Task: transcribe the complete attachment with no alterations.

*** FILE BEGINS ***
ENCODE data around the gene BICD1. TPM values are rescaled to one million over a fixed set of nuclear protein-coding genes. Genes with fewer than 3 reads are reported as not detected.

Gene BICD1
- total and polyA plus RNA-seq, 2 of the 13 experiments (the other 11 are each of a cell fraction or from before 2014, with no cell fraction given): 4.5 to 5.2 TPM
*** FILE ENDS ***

ENCODE data around the gene BICD1. TPM values are rescaled to one million over a fixed set of nuclear protein-coding genes. Genes with fewer than 3 reads are reported as not detected.

Gene BICD1
- total and polyA plus RNA-seq, 2 of the 13 experiments (the other 11 are each of a cell fraction or from before 2014, with no cell fraction given): 4.5 to 5.2 TPM